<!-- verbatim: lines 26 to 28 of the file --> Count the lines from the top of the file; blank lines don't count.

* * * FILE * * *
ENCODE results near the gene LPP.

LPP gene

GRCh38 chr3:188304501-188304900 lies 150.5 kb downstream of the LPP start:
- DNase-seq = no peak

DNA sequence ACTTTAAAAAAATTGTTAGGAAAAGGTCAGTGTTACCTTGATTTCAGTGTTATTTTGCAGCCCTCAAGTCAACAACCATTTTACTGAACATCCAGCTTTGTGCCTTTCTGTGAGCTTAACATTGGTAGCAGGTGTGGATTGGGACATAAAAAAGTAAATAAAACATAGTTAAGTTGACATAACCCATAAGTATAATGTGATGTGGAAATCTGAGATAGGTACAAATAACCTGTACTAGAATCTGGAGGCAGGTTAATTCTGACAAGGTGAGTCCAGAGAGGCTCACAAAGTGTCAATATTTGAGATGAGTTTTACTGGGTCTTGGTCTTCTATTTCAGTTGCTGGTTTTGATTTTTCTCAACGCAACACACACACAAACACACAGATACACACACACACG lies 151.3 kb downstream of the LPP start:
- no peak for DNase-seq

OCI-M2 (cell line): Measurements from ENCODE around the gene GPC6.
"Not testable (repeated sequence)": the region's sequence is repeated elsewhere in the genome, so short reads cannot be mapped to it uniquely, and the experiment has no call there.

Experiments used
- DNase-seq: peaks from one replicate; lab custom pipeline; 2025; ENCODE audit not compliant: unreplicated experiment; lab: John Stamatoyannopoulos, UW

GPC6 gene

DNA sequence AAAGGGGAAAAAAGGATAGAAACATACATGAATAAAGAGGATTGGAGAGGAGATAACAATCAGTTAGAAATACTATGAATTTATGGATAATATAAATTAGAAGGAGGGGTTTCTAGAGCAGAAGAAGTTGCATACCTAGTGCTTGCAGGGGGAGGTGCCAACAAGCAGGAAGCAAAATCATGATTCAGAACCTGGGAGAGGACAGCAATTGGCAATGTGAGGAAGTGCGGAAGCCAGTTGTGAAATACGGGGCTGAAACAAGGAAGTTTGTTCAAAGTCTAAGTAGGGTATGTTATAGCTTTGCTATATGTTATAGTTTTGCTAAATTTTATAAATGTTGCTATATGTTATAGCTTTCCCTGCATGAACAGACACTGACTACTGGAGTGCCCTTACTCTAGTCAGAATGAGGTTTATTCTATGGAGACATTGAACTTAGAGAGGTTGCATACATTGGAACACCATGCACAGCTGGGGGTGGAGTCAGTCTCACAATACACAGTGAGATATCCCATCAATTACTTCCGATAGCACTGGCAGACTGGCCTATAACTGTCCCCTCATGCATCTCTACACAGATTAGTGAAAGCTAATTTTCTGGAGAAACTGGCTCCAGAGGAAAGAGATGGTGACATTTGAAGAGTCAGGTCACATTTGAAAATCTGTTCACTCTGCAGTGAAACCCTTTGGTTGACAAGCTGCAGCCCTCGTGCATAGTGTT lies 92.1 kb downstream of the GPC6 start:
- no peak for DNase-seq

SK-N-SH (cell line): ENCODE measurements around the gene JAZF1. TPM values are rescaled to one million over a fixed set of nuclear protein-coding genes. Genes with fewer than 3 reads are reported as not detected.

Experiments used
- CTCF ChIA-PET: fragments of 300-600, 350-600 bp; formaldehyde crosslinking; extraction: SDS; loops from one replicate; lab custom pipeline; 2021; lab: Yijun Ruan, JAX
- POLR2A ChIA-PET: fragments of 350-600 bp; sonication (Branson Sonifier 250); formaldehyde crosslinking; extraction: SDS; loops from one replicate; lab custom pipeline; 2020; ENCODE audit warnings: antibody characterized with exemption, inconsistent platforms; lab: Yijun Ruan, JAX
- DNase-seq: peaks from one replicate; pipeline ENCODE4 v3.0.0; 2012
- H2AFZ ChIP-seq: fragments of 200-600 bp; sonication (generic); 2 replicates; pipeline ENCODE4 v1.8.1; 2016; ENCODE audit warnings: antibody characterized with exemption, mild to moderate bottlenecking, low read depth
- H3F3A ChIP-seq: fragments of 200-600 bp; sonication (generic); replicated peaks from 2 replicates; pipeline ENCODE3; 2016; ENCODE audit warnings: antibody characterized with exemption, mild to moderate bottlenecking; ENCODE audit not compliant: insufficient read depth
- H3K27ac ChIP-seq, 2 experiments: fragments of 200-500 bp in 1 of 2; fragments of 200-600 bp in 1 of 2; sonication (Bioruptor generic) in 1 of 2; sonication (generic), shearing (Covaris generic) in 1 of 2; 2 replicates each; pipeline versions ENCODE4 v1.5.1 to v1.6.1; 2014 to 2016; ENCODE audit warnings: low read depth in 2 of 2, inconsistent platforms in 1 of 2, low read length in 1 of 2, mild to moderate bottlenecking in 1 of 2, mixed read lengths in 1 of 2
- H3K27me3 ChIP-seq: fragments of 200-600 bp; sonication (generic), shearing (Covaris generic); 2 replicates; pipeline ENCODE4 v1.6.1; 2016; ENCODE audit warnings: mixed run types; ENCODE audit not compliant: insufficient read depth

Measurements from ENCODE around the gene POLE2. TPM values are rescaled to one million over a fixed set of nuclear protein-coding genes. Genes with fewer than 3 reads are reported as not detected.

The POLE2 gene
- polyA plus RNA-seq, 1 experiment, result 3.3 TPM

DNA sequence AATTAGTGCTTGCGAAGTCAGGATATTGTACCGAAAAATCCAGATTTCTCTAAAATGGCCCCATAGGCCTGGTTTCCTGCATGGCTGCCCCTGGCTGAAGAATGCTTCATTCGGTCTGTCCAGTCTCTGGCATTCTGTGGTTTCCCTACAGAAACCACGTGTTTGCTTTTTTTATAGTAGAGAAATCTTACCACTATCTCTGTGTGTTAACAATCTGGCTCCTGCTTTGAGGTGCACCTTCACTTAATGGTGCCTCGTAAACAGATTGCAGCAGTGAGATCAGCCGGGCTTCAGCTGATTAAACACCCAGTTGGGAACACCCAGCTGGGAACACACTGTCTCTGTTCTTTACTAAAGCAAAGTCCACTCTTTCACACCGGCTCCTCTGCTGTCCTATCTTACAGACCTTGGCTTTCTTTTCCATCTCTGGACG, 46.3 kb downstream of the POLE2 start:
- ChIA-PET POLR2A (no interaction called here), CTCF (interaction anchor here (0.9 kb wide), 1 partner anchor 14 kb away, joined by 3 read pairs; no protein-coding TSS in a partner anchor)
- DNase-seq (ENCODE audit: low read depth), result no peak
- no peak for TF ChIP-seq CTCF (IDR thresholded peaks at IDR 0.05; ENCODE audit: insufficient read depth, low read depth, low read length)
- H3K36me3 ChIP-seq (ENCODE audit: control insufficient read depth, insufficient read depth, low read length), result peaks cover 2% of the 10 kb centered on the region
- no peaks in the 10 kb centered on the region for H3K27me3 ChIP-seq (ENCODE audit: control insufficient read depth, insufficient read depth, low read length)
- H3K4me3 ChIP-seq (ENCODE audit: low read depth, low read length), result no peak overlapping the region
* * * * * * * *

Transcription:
DNA sequence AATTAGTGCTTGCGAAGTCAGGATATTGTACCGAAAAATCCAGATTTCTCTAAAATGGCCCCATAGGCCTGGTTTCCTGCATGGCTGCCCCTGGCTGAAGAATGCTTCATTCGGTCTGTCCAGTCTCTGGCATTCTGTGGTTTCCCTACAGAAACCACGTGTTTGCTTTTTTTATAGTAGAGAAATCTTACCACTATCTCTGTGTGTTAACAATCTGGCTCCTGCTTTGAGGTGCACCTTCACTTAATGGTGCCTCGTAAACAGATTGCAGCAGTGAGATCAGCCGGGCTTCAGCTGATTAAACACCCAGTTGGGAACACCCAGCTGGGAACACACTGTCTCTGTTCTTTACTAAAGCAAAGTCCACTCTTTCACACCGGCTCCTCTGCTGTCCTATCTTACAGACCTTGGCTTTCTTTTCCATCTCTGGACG, 46.3 kb downstream of the POLE2 start:
- ChIA-PET POLR2A (no interaction called here), CTCF (interaction anchor here (0.9 kb wide), 1 partner anchor 14 kb away, joined by 3 read pairs; no protein-coding TSS in a partner anchor)
- DNase-seq (ENCODE audit: low read depth), result no peak